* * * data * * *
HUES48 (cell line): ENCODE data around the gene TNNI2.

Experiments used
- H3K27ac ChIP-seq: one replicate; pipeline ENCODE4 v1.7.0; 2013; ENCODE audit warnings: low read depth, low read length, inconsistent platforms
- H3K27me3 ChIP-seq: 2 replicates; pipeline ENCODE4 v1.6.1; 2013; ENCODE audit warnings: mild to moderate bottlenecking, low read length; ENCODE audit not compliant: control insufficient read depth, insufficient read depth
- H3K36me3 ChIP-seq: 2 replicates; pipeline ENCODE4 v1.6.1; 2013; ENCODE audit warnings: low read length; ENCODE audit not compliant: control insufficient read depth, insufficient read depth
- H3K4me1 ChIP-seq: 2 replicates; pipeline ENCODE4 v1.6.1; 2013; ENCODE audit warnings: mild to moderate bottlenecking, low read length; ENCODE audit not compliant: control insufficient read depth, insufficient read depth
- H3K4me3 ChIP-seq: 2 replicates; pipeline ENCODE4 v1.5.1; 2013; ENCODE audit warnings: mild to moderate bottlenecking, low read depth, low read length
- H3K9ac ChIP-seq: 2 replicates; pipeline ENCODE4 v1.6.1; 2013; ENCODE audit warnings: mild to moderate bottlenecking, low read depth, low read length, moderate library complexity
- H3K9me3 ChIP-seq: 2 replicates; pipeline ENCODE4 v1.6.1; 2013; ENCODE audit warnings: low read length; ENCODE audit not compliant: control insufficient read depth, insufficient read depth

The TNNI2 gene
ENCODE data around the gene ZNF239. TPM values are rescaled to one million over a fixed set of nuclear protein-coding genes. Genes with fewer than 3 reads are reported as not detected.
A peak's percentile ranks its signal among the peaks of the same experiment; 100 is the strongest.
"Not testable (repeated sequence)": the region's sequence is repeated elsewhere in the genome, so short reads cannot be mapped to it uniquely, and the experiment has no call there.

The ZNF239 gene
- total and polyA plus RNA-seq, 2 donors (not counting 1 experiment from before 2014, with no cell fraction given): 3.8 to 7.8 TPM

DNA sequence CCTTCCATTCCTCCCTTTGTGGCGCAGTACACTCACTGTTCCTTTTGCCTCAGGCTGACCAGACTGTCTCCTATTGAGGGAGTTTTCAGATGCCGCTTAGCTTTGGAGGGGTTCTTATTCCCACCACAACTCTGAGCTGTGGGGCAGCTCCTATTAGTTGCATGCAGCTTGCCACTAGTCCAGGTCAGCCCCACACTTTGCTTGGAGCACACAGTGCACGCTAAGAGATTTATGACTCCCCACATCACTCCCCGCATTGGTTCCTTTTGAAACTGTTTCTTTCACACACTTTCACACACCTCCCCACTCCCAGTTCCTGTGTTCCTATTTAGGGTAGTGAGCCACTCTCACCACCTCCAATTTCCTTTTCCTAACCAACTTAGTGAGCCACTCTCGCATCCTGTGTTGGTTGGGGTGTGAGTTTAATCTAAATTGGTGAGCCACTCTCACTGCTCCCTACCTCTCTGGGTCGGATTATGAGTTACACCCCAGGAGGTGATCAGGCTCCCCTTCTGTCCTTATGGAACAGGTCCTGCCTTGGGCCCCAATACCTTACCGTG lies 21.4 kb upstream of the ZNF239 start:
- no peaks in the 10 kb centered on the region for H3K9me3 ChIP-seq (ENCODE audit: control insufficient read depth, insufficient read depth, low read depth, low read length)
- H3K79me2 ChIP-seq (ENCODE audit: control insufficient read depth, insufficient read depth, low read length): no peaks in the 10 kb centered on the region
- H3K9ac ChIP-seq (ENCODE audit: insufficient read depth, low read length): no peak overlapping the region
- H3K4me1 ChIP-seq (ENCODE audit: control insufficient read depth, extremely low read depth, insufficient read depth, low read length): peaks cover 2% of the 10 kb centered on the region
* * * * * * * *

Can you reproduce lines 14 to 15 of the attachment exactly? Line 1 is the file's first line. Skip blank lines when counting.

The ZNF239 gene
- total and polyA plus RNA-seq, 2 donors (not counting 1 experiment from before 2014, with no cell fraction given): 3.8 to 7.8 TPM